>>>> RDF graph is also known as the *state* of the mutable named graph."
>>>> The key points are:
>>>> 1) we insist that it is a resource, so the kind of thing denoted by 
>>>> IRIs
>>>> 2) we insist that it is actually denoted by some IRI
>>>> 3) it essentially has a mutable slot that contains an RDF graph
>>>> This means it can cover both the terms "RDF space/g-box" and the 
>>>> term "(name, slot) pair" from the diagram in [1].
>>>> I repeat my assertion that there is no need to ever talk about 
>>>> unnamed g-boxes.
>>> Yeah, this makes sense, but it's not my first or second choice in 
>>> naming proposals.   Probably wouldn't help to go into why/why not at 
>>> this point.
>>>>>>> I think the key elements are : (1) we stop using "RDF Graph" as the
>>>>>>> canonical, precise term for a g-snap;
>>>>>> I disagree; "RDF graph" is a perfectly fine term.
>>>>> I wish.   I can live with it, but I think it's hardly "fine". 
>>>>> People use it wrong all the time; they say "RDF graph" and mean a 
>>>>> mutable and/or distinct set of RDF triples.
>>>> I think by actually defining proper terms for these other things, 
>>>> and by clarifying that "graph" can mean "any of the above", we make 
>>>> a solid step towards improving the situation.
>>> I think you're saying "RDF graph"==g-snap; "graph"=g-snap/or/g-box.
>>> I have a problem with this.  I think people will need some way 
>>> linguistically to distinguish "graph" in the RDF world from "graph" 
>>> in the wider world, and the natural way to do that is to add the 
>>> modifier, "RDF".   So people will instinctively say "RDF graph" to 
>>> clarify they mean "graph" in the RDF sense (not a bar chart or 
>>> something).    But with your proposal, they've now accidentally 
>>> changed to talking about g-snaps.
>>> I think people rarely mean to only be talking about g-snaps, and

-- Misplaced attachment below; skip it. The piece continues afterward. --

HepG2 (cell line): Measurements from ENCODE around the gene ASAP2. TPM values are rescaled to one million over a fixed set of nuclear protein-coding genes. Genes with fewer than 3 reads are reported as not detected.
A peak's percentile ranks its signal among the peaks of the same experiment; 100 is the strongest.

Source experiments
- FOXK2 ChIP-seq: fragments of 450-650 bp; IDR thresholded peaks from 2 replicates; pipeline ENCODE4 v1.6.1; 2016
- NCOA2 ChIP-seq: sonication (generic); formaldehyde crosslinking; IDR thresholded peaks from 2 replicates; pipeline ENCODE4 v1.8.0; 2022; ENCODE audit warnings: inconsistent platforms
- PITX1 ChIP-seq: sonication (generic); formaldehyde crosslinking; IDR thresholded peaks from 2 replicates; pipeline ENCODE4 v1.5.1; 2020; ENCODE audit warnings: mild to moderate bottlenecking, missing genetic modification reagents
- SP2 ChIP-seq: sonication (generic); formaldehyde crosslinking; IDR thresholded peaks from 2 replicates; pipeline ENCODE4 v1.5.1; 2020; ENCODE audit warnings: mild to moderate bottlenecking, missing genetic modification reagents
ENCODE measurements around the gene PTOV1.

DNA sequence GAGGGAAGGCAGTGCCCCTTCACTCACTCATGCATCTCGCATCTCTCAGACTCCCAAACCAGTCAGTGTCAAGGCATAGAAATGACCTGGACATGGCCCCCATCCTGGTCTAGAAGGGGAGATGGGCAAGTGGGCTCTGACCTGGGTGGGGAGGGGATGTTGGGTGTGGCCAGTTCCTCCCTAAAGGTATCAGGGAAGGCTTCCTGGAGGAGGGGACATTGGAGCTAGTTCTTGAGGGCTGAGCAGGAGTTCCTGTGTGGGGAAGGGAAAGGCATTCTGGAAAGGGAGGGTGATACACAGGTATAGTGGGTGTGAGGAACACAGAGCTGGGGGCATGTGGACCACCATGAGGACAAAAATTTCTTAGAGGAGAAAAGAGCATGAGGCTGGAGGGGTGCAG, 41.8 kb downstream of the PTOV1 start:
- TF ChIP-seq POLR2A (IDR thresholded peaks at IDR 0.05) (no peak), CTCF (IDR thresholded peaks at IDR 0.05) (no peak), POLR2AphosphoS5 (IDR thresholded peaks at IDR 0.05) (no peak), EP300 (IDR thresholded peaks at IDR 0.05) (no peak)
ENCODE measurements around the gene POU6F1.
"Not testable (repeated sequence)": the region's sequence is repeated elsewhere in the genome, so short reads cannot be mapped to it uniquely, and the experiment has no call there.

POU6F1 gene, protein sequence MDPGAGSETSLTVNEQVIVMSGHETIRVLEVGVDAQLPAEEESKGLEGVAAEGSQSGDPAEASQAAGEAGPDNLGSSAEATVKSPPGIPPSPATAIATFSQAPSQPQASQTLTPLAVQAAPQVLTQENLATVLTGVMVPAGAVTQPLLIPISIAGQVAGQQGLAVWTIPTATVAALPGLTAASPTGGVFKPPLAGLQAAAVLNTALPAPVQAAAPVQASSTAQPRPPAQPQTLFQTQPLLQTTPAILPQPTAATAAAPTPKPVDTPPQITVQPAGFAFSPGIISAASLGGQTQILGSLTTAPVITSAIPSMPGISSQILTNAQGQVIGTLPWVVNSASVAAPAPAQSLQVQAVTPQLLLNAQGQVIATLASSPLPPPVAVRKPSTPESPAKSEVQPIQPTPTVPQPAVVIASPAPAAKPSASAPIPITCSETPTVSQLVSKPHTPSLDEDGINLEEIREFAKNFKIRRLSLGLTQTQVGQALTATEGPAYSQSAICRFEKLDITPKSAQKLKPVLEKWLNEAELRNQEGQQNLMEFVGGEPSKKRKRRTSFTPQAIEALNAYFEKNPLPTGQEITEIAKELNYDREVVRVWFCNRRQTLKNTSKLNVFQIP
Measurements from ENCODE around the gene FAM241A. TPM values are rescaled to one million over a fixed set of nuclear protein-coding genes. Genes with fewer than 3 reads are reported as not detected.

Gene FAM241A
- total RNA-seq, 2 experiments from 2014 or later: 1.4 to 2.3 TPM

>>> when they do, they can/should put the word "abstract" in there.   I 
>>> also think the presence or absence of the modifier "RDF" shouldn't 
>>> affect the semantics of the term -- people should be able to use it 
>>> when they want to clarify they're talking about RDF, without it 
>>> otherwise affecting the meaning.
>>>    -- Sandro
>>>> Best,
>>>> Richard
>>>> [1] http://www.w3.org/2012/08/RDFNG.html#fig1
>>>>> I'm not saying we have to solve this problem, or that we can, but 
>>>>> I think it would be helpful if we could and I think this proposal 
>>>>> is our best bet.
>>>>>       -- Sandro
>>>>>> But we can stress that "RDF graph" is an abstract, unnamed, 
>>>>>> immutable graph, and that when we talk about "graphs" in general 
>>>>>> then we may sometimes mean named ones that may or may not be 
>>>>>> mutable.
>>>>>>> (2) we pick terms for g-box and g-snap that convey the idea that 
>>>>>>> they are two different kinds of "graphs";
>>>>>> I disagree; I believe that there is never any need to talk about 
>>>>>> *unnamed* g-boxes; all the g-boxes we want to talk about are 
>>>>>> named. Therefore, a term like "mutable named graph" is sufficient 
>>>>>> to say all that needs to be said about g-boxes.
>>>>>>> (3) we use "graph" if/when we don't mind being ambiguous about 
>>>>>>> g-box/g-snap.
>>>>>> I'd rephrase that: We can use "graph" if/when we don't mind being 
>>>>>> ambiguous about g-snap/abstract-named-graph/mutable-named-graph. 
>>>>>> For example when we say, "SPARQL Update can be used to copy data 
>>>>>> from one graph to another". In that case we mean 
>>>>>> mutable-named-graph.
>>>>>>> On your details....  let me start with:  to you, can you have a 
>>>>>>> named
>>>>>>> graph that's not in a dataset (or graph store)?
>>>>>> As defined in SPARQL (named graph == IRI-graph-pair), no.
>>>>>> But if we allow a term such as "mutable named graph", then yes. A